In May credit reporting service Equifax’s website was breached by attackers who eventually made off with Social Security numbers, names, and a dizzying amount of other details for some 145.5 million US consumers. For several hours on Wednesday, and again early Thursday morning, the site was maliciously manipulated again, this time to deliver fraudulent Adobe Flash updates, which when clicked, infected visitors’ computers with adware that was detected by only three of 65 antivirus providers.
Randy Abrams, an independent security analyst by day, happened to visit the site Wednesday evening to contest what he said was false information he had just found on his credit report. Eventually, his browser opened up a page on the domain hxxp//:centerbluray.info that looked like this:
He was understandably incredulous. The site that previously gave up personal data for virtually every US person with a credit history was once again under the influence of attackers, this time trying to trick Equifax visitors into installing crapware Symantec calls Adware.Eorezo. Knowing a thing or two about drive-by campaigns, Abrams figured the chances were slim he’d see the download on follow-on visits. To fly under the radar, attackers frequently serve the downloads to only a select number of visitors, and then only once.
Abrams tried anyway, and to his amazement, he encountered the bogus Flash download links on at least three subsequent visits. The picture above this post is the higher-resolution screenshot he captured during one visit. He also provided the video below. It shows an Equifax page redirecting the browser to at least four domains before finally opening the Flash download at the same centerbluray.info page.
The file that got delivered when Abrams clicked through is called MediaDownloaderIron.exe. This VirusTotal entry shows only Panda, Symantec, and Webroot detecting the file as adware. This separate malware analysis from Packet Security shows the code is highly obfuscated and takes pains to conceal itself from reverse engineering. Malwarebytes flagged the centerbluray.info site as one that pushes malware, while both Eset and Avira provided similar malware warnings for one of the intermediate domains, newcyclevaults.com.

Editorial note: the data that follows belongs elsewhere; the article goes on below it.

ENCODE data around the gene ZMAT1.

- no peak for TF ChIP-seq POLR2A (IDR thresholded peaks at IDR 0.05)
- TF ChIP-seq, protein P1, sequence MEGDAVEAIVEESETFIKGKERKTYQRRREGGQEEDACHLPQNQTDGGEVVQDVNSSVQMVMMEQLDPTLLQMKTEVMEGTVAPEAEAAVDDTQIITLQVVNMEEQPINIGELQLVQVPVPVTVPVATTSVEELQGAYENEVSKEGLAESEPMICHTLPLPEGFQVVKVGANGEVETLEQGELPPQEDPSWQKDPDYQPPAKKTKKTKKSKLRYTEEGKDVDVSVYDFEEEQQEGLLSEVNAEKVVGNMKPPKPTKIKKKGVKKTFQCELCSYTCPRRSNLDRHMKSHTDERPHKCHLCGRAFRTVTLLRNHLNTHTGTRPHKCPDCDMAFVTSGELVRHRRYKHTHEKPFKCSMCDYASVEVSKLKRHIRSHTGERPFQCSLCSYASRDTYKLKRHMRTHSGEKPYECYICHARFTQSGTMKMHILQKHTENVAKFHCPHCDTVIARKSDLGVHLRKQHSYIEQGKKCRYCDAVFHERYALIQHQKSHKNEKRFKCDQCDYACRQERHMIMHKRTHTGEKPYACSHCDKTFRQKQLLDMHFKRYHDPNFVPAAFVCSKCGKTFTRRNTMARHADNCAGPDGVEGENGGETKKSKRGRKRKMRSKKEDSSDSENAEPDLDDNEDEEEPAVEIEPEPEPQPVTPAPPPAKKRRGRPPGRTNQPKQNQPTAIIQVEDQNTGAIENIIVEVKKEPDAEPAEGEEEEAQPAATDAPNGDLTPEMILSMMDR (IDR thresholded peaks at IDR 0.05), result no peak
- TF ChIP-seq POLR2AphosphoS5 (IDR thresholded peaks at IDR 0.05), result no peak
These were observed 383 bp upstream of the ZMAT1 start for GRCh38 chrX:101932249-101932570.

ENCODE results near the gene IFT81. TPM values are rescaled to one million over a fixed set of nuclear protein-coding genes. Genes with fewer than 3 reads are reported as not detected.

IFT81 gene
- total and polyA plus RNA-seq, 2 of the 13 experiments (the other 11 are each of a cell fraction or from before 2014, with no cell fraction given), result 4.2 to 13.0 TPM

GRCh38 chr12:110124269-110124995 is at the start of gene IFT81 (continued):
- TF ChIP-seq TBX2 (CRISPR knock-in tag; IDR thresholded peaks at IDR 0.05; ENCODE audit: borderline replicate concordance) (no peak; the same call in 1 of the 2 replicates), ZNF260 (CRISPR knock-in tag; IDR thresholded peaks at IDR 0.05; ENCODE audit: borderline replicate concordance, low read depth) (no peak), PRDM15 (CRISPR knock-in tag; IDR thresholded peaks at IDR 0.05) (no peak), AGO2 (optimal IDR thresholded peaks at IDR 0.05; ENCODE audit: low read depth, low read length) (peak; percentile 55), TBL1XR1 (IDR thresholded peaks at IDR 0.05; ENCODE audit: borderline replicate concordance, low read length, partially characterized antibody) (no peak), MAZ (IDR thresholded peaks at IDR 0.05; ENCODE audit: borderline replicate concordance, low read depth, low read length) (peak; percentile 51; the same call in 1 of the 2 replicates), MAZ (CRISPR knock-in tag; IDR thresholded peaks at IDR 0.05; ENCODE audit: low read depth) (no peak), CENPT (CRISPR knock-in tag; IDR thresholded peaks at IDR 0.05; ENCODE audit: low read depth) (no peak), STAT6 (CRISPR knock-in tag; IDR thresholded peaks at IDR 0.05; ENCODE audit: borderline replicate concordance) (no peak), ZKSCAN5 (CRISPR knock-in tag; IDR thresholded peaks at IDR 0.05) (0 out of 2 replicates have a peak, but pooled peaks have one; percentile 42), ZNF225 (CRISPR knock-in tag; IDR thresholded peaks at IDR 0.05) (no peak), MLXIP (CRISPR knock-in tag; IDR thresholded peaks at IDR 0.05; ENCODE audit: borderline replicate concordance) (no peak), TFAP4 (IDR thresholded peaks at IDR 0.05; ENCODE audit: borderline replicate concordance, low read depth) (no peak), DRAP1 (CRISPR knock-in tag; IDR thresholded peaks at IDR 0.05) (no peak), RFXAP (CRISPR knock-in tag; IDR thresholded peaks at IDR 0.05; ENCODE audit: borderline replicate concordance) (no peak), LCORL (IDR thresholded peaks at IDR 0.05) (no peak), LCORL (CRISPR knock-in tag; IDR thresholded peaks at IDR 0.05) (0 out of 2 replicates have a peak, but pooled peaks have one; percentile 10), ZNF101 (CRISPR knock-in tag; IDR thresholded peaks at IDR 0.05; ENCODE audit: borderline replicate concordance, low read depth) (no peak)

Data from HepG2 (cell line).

It’s not yet clear precisely how the Flash download page got displayed. The group-sourced analysis here and this independent assessment from researcher Kevin Beaumont—both submitted in the hours after this post went live—make a strong case that Equifax was working with a third-party ad network or analytics provider that’s responsible for the redirects. In that case, the breach, technically speaking, isn’t on the Equifax website. But even if that’s true, the net result is that the site is arguably compromised in some way, since administrators can’t control the pages visitors see when they’re trying to use key functions, some which require visitors to enter Social Security numbers.
Several hours after this post went live, an Ars reader e-mailed to say he recently encountered a sketchy ad when putting a temporary fraud alert on his Equifax file. The reader wrote:
When I clicked it (from Gmail on Android) I was redirected to a spam page shortly after seeing the Equifax credit file form. I thought maybe it was an anomaly because it didn’t happen again. But after reading your article about how sometimes hacks will redirect randomly I tried the link again just now and sure enough I got a spam page again (lucksupply.club saying I won an iPhone X). This is Chrome-in-a-tab from Gmail so i don’t believe there’s any extensions or other malware on my device that could have caused this redirect.
In the hour this post was being reported and written, Abrams was unable to reproduce the redirects leading to the malicious download, but he said they returned early Thursday morning. Shortly after that, a section of the site was taken down. In an e-mail sent mid Thursday morning, an Equifax representative wrote:
We are aware of the situation identified on the equifax.com website in the credit report assistance link. Our IT and Security teams are looking into this matter, and out of an abundance of caution have temporarily taken this page offline. When it becomes available or we have more information to share, we will.
Post updated at several times on the morning of 10/12/2017 Pacific time to discuss ad networks and add details of ad served on reader. The word “hacked” was removed from the headline to reflect the possibility the redirects are the result of a third-party malvertising campaign.
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